Thursday 23 July 2009

Big brother in a bother? Orwell that ends well

Thanks, Professor Hector MacQueen, for tipping the 1709 Blog off about the news that has promised to change its systems after it remotely deleted George Orwell's 1984 and Animal Farm from its customers' Kindle ebooks. This happened when the world's most popular source of reading matter discovered that those titles had been offered for sale without authorisation. Amazon's action, however purely motivated by considerations of copyright, generated the inevitable comparison with the unseen but all-seeing villain of 1984, Orwell's all-seeing Big Brother.

The first rumour was that Amazon had to retrieve the books after pressure from the rights-holder, which had apparently changed its mind about the e-vailability of these masterpieces of socialist theory versus practice. Amazon later denied this, explaining that the works uploaded by a publisher, reported to be MobileReference, which did not have the rights in the first place.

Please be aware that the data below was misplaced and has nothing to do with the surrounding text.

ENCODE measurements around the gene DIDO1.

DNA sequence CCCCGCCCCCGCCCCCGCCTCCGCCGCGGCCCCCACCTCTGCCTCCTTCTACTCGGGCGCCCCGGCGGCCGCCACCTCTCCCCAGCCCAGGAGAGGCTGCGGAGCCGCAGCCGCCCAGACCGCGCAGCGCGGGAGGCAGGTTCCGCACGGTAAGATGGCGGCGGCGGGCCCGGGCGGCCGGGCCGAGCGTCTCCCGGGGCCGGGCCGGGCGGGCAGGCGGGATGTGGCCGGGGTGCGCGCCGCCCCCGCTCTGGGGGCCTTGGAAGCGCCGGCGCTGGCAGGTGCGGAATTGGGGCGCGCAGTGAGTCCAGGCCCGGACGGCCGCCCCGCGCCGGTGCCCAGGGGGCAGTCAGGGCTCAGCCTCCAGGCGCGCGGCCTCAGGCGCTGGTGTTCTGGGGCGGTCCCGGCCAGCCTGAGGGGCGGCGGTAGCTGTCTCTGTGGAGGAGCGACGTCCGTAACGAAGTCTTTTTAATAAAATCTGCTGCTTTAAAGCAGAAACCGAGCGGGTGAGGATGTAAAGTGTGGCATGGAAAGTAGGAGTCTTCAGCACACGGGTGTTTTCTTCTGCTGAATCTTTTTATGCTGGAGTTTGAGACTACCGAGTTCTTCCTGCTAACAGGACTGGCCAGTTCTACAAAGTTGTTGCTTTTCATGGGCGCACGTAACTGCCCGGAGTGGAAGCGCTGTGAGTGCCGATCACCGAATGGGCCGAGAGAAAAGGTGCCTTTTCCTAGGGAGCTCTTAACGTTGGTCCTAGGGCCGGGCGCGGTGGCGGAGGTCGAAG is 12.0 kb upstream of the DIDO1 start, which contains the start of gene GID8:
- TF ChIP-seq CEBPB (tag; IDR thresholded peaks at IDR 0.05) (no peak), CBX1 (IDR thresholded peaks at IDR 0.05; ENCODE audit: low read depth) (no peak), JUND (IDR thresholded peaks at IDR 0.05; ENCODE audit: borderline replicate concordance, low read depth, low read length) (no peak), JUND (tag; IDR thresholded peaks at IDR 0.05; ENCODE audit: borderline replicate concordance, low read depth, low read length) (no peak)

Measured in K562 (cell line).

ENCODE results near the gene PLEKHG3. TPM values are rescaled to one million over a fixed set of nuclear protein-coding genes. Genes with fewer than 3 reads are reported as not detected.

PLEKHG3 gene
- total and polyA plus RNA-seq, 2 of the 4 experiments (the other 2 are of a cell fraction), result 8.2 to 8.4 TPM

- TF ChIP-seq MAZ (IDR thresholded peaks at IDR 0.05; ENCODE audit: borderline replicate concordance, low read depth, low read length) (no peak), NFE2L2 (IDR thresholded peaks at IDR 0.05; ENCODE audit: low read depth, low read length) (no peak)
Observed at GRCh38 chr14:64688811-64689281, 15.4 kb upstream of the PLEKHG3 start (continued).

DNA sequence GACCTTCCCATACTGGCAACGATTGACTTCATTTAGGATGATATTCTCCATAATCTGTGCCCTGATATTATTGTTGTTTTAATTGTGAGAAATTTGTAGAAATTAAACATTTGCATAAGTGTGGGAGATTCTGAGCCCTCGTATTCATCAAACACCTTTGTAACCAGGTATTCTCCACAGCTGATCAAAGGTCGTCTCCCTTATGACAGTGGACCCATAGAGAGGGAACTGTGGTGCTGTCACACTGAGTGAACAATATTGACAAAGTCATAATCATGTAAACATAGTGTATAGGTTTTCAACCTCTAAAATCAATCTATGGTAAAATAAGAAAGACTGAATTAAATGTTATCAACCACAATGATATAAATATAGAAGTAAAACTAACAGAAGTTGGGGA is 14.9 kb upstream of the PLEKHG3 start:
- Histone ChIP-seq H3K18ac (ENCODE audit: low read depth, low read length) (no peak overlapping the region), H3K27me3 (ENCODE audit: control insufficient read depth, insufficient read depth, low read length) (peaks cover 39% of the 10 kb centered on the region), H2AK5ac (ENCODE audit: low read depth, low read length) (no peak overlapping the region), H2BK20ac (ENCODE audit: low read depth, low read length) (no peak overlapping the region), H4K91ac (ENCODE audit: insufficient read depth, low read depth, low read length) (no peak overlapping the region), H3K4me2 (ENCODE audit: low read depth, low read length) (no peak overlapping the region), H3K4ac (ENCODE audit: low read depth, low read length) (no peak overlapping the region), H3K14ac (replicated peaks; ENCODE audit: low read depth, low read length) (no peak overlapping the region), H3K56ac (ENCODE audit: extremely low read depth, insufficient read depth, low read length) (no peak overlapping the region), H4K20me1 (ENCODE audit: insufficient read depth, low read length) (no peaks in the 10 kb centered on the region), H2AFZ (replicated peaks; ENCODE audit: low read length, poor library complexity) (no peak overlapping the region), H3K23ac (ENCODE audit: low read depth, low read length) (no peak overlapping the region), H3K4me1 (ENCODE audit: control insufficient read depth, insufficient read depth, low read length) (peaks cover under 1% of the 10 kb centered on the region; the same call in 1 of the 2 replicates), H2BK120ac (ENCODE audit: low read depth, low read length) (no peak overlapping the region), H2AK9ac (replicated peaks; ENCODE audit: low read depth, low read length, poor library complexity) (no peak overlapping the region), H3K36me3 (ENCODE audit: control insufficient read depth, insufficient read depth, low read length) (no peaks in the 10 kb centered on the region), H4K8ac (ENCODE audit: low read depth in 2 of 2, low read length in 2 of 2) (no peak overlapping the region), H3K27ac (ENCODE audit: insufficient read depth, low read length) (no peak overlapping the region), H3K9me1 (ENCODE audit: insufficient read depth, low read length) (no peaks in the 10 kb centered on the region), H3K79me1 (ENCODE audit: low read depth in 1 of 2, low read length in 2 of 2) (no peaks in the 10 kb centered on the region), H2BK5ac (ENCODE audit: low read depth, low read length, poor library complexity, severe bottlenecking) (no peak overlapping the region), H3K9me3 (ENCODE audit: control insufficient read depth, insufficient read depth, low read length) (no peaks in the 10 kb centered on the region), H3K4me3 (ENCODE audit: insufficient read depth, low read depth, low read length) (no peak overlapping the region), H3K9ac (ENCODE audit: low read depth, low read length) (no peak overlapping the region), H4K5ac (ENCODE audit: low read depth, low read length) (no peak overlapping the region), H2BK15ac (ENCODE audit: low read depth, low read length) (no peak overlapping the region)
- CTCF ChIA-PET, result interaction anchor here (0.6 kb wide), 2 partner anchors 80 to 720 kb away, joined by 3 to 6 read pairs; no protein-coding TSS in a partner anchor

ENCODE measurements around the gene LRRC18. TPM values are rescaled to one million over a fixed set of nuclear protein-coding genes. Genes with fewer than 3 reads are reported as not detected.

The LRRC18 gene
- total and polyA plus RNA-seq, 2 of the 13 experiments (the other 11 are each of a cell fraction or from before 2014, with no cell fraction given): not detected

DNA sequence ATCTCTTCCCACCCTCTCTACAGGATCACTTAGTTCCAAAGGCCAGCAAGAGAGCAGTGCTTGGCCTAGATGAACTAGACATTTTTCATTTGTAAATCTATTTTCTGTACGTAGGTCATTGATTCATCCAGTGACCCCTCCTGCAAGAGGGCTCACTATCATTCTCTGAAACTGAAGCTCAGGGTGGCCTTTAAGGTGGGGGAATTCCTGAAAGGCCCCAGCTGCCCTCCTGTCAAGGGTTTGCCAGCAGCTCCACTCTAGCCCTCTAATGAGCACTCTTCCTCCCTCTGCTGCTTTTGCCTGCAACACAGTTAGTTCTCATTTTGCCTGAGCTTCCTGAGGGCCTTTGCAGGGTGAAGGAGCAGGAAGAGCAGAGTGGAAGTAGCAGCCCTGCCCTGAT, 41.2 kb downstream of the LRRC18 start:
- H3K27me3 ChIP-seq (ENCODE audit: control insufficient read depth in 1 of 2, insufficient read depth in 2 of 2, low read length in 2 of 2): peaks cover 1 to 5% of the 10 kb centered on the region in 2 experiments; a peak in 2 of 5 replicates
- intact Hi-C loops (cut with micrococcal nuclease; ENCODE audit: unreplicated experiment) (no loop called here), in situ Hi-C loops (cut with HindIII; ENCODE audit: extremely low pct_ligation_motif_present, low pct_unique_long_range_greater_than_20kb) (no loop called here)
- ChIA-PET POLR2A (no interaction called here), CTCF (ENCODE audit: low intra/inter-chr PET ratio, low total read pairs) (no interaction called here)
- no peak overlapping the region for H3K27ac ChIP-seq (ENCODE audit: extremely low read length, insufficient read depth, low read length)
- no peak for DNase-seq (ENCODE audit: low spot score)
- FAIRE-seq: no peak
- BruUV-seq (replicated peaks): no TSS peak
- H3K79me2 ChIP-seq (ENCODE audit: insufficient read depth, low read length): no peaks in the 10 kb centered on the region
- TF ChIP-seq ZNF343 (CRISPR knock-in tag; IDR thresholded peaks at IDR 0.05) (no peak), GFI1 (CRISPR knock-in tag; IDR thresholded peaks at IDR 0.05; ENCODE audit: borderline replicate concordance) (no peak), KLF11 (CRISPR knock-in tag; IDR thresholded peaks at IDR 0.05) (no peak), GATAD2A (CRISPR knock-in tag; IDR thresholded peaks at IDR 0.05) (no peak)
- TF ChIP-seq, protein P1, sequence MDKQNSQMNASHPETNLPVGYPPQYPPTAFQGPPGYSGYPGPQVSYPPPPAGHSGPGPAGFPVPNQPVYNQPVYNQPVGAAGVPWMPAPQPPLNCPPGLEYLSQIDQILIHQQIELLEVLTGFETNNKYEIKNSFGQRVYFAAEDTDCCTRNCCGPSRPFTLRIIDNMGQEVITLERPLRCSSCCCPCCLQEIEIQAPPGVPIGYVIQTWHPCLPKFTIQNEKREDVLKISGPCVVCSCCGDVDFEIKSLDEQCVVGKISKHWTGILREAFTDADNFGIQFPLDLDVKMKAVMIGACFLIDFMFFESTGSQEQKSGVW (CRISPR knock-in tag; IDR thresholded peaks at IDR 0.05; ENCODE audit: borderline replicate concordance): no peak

Customers have not been thrilled to discover that, when they purchase a book using Kindle, they do not necessarily own it for life. One wrote on's forum: "When I buy a book, I own it. Today i find that when I 'buy' a Kindle book, I am leasing it and it is subject to recall by the issuer". One particularly disgruntled customer is Justin Gawronski, who was reading 1984 on his Kindle for a summer assignment and lost all his notes and annotations when it simply vanished. "They didn't just take a book back, they stole my work", he is reported to have said.

Amazon is reputedly reconsidering its policy. Presumably it makes more sense to be on the customers' side. The easiest way to do this is to let them keep the illicit download and leave it to the copyright owners to take action against such parties as they can realistically sue.

Right: No-one asked the piggy if it wanted to be Kindled ...

Read all about it in the Guardian, the Telegraph, Pocket-lint, the Register and msnbc.

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